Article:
Rating: 4.66 stars
170 Ratings
  • 5 star values: 140
  • 4 star values: 16
  • 3 star values: 5
  • 2 star values: 4
  • 1 star values: 5

A really wet, sticky pizza dough that bakes up to perfection! Simple ingredients and technique in this dough make your pizza crust authentic, crispy and chewy just like your favorite NY brick oven joint. This recipe makes enough for three 10- to 12-inch pizzas, two 12- to 14-inch pizzas, one 16- to 18-inch pizza, or 6 to 8 small single serving stromboli.

Recipe Summary test

prep:
30 mins
cook:
6 mins
additional:
10 hrs
total:
10 hrs 36 mins
Servings:
8
Yield:
8 servings
Advertisement

Ingredients

8
Original recipe yields 8 servings
The ingredient list now reflects the servings specified
Ingredient Checklist

Directions

Instructions Checklist
  • Pour the warm water into the pan of a bread machine, sprinkle in the salt, and add the flour to the pan so the flour sits on top of the water. Make a hole in the top of the flour, and spoon the yeast into the hole. Let the mixture sit for 20 minutes to moisten the flour. Set the bread machine to the knead setting, and knead the dough for about 10 minutes. Turn the dough out onto a floured surface, and knead in 1/4 cup more flour or as needed, adding the flour about 2 tablespoons at a time, to make a wet, sticky, but elastic dough. The dough should be "as soft as a baby's bottom." Form the dough into a round shape.

    Advertisement
  • Wipe the inside of a large bowl with olive oil, and place the round ball of dough into the bowl. Turn the dough over a couple of times so the dough picks up a thin coating of oil. Cover with a cloth, and refrigerate the dough for 10 hours or overnight.

  • The next day, allow the dough to come to room temperature before rolling out on a floured surface and adding toppings as desired. Roll the dough out thin with a thicker edge before adding toppings.

  • Place a pizza stone into oven, dust it with a little flour, and preheat oven to 500 degrees F (260 degrees C). Bake the pizza on the stone in the preheated oven until the bottom of the crust is browned, 6 to 8 minutes.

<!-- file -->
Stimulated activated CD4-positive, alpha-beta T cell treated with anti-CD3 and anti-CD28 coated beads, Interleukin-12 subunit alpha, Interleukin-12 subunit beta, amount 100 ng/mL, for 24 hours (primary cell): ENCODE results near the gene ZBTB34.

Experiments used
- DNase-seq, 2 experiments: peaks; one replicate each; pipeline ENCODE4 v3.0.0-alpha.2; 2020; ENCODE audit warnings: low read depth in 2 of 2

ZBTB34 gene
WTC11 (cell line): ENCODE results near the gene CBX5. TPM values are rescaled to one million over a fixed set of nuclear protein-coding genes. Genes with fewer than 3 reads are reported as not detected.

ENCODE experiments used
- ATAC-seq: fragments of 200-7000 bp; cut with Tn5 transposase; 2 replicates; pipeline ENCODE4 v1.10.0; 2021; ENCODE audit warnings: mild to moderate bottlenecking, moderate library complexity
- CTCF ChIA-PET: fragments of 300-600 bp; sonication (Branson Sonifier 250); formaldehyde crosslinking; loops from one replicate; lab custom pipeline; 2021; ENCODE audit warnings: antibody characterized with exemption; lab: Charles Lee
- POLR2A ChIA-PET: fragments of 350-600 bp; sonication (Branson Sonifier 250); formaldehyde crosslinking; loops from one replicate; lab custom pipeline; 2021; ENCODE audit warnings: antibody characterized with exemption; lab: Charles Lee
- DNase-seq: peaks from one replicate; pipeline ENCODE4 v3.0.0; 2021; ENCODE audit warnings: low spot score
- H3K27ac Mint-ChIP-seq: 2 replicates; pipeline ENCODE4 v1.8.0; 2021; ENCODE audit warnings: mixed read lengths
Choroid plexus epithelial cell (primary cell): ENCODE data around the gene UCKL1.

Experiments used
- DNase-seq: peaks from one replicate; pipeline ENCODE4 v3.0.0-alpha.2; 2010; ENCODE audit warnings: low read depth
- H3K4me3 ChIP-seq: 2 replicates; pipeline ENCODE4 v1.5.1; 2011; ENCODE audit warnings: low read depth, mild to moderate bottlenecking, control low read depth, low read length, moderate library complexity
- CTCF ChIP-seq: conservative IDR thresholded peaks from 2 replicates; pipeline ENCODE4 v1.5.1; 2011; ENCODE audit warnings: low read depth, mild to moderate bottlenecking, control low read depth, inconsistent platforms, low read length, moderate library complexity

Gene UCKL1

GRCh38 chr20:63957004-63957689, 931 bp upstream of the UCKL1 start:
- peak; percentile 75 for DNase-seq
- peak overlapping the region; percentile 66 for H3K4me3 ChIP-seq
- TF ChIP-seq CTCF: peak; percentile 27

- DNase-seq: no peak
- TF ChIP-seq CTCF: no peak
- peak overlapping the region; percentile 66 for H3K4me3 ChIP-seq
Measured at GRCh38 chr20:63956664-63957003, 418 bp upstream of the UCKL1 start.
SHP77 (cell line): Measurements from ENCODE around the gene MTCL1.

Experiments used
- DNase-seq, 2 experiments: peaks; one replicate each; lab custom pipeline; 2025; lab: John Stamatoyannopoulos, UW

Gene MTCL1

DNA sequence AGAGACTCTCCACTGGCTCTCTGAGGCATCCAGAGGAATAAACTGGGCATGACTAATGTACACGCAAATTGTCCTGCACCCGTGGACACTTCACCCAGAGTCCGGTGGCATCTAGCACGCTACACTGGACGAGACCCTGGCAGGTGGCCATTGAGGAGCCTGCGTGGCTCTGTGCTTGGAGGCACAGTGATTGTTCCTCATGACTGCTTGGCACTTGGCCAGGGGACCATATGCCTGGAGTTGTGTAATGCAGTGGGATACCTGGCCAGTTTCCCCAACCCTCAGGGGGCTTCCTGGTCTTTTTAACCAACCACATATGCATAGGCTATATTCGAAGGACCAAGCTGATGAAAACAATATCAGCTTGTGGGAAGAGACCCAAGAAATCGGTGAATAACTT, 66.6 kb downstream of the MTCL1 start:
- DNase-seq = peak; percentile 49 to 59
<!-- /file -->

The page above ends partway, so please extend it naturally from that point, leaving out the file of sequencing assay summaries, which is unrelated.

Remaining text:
Cook's Note

This dough can be made in a bread machine on the quick dough cycle if you prefer. If you do it in a bowl, you really need a dough mixer because this dough will be, and remain, pretty sticky, and it's impossible to work with it with your hands. It's important for the crust texture that it be a very soft, wet dough.

Nutrition Facts

33 calories; protein 0.9g; carbohydrates 3.5g; fat 1.8g; sodium 584.2mg. Full Nutrition
Advertisement

Reviews (186)

Most helpful positive review

Rating: 5 stars
07/13/2010
This is the best pizza dough recipe I have found. I only let it sit in the refrigerator about 30 mins. and it still turned out really yummy!! I also used a mixer instead of my bread machine. I just find it easier! Thanks for this recipe, I love it!! Read More
(92)

Most helpful critical review

Rating: 1 stars
06/21/2011
This was absolutely impossible to deal with and stretch out on a pizza pan. I just ended up with a sticky mess even after adding a lot more flour. Then it puffed up way too much in the oven and wasn't thin crust at all. Such good ratings on this recipe... I followed it to a t so I'm not sure what went wrong. Read More
(7)
170 Ratings
  • 5 star values: 140
  • 4 star values: 16
  • 3 star values: 5
  • 2 star values: 4
  • 1 star values: 5
Rating: 5 stars
07/13/2010
This is the best pizza dough recipe I have found. I only let it sit in the refrigerator about 30 mins. and it still turned out really yummy!! I also used a mixer instead of my bread machine. I just find it easier! Thanks for this recipe, I love it!! Read More
(92)
Rating: 5 stars
02/01/2010
This is the pizza dough recipe I've been looking for! Makes a real New York style pizza. I read a website by a famous New York pizza maker, and he said you had to have a sticky, tacky dough- well, none of the doughs I've made so far have come close until now. Thanks for this!! Read More
(71)
Rating: 5 stars
12/10/2011